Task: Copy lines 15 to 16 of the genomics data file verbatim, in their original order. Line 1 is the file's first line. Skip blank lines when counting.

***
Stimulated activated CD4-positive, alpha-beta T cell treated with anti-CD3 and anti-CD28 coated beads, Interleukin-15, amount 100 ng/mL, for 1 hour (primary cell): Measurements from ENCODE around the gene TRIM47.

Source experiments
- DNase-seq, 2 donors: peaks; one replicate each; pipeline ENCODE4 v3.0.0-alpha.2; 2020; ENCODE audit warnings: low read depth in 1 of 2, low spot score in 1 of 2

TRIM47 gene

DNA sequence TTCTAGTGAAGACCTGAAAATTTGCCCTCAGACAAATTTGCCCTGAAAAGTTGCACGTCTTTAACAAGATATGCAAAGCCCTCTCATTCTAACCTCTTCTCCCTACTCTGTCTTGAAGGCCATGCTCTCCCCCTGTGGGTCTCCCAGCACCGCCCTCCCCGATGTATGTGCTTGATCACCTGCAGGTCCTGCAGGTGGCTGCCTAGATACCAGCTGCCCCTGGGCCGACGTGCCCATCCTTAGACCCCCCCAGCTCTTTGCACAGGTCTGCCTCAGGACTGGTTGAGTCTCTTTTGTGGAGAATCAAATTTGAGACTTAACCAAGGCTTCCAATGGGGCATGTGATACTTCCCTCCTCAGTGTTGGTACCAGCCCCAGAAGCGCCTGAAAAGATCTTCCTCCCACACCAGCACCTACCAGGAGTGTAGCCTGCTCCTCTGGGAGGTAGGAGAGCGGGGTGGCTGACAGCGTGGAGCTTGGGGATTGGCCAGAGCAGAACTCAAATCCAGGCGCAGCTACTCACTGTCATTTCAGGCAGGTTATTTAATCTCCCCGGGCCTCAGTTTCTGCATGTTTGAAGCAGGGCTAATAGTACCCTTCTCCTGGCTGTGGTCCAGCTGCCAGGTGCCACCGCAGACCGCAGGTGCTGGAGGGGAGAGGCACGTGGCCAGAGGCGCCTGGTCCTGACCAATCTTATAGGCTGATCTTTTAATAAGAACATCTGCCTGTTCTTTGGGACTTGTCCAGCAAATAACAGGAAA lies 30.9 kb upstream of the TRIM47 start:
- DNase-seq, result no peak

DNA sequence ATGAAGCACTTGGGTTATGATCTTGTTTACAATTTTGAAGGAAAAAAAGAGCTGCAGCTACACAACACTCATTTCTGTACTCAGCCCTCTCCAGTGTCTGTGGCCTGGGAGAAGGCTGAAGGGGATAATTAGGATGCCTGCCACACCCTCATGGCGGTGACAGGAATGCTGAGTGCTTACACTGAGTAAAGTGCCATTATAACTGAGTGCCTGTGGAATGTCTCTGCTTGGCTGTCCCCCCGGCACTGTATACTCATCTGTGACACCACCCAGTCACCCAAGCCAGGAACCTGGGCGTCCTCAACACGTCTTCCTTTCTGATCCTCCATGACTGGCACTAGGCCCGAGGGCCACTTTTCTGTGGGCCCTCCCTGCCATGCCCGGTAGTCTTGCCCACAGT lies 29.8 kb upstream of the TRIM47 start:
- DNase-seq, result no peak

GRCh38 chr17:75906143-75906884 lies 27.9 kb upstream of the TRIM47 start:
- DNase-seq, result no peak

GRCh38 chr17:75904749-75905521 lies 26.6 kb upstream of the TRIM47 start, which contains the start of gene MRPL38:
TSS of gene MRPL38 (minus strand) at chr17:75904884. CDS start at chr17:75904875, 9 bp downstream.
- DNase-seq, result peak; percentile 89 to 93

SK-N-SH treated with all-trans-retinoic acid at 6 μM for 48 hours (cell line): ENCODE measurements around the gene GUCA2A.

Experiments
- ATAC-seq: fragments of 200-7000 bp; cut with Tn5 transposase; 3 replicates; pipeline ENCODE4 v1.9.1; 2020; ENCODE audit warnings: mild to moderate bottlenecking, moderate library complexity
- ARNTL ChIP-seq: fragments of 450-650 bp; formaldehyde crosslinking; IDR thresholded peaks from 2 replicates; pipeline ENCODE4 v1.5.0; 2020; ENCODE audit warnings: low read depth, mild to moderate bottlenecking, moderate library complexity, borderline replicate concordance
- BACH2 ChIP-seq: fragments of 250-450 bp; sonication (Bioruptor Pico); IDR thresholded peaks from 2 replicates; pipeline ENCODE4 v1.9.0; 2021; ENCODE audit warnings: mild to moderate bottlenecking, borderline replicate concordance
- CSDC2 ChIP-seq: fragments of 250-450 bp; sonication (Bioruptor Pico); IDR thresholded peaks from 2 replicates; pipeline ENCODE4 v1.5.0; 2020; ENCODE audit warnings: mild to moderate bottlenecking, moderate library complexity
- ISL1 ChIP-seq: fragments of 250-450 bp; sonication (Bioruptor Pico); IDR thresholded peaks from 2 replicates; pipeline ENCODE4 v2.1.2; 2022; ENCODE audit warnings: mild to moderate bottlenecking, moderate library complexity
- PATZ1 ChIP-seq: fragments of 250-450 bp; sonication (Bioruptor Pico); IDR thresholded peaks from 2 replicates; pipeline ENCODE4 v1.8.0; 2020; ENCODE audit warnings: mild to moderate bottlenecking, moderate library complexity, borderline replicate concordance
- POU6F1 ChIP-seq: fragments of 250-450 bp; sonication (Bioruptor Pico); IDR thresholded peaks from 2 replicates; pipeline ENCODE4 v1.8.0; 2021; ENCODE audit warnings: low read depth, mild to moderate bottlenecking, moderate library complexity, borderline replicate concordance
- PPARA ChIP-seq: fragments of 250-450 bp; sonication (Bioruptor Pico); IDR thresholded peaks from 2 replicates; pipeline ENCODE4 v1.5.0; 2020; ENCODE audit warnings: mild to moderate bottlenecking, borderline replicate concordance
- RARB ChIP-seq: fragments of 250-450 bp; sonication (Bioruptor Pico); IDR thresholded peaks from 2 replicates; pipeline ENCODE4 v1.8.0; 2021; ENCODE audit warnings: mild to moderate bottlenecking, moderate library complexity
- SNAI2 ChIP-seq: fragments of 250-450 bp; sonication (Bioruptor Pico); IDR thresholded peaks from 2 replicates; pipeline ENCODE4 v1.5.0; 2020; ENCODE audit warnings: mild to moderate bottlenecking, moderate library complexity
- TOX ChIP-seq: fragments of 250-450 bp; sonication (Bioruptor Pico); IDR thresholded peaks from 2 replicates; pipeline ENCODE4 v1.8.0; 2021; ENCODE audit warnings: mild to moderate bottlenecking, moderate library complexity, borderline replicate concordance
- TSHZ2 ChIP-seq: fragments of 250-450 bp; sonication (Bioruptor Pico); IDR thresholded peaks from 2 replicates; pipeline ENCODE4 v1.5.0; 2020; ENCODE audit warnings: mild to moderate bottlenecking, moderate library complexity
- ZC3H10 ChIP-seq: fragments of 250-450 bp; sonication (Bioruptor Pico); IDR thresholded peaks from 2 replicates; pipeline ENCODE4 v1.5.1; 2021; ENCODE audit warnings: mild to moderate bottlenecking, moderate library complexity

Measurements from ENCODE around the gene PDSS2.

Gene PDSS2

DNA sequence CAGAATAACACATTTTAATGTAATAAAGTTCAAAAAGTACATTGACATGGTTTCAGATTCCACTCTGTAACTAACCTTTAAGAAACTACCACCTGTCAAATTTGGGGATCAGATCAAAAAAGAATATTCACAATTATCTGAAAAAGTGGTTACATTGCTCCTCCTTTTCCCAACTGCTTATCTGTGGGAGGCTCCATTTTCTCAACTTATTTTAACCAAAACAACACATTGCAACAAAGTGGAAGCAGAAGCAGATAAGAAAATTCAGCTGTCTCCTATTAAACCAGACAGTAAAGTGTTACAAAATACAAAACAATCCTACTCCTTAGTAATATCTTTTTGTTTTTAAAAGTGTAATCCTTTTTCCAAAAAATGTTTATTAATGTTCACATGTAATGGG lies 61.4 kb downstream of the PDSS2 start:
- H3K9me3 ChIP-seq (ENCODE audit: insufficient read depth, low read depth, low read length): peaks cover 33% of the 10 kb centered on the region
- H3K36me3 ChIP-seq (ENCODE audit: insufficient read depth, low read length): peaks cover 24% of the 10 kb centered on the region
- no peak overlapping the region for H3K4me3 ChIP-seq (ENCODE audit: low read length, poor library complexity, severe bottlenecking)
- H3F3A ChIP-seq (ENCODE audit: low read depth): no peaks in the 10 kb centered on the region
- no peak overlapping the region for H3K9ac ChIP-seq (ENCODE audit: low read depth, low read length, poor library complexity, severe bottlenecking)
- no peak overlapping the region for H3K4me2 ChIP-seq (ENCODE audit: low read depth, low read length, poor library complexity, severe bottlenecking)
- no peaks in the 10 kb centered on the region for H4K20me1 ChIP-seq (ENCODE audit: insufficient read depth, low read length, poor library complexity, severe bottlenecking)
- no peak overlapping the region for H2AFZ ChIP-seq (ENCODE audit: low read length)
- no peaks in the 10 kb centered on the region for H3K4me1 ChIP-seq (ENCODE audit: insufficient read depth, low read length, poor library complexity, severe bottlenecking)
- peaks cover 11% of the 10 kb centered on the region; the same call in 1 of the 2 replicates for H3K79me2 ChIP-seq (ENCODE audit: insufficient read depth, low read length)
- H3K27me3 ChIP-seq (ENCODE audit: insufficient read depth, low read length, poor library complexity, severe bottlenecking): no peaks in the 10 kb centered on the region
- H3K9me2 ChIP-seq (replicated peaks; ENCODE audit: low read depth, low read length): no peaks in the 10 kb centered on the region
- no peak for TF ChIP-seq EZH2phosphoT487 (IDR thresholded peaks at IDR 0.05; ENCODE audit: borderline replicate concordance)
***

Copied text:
Experiments
- ATAC-seq: fragments of 200-7000 bp; cut with Tn5 transposase; 3 replicates; pipeline ENCODE4 v1.9.1; 2020; ENCODE audit warnings: mild to moderate bottlenecking, moderate library complexity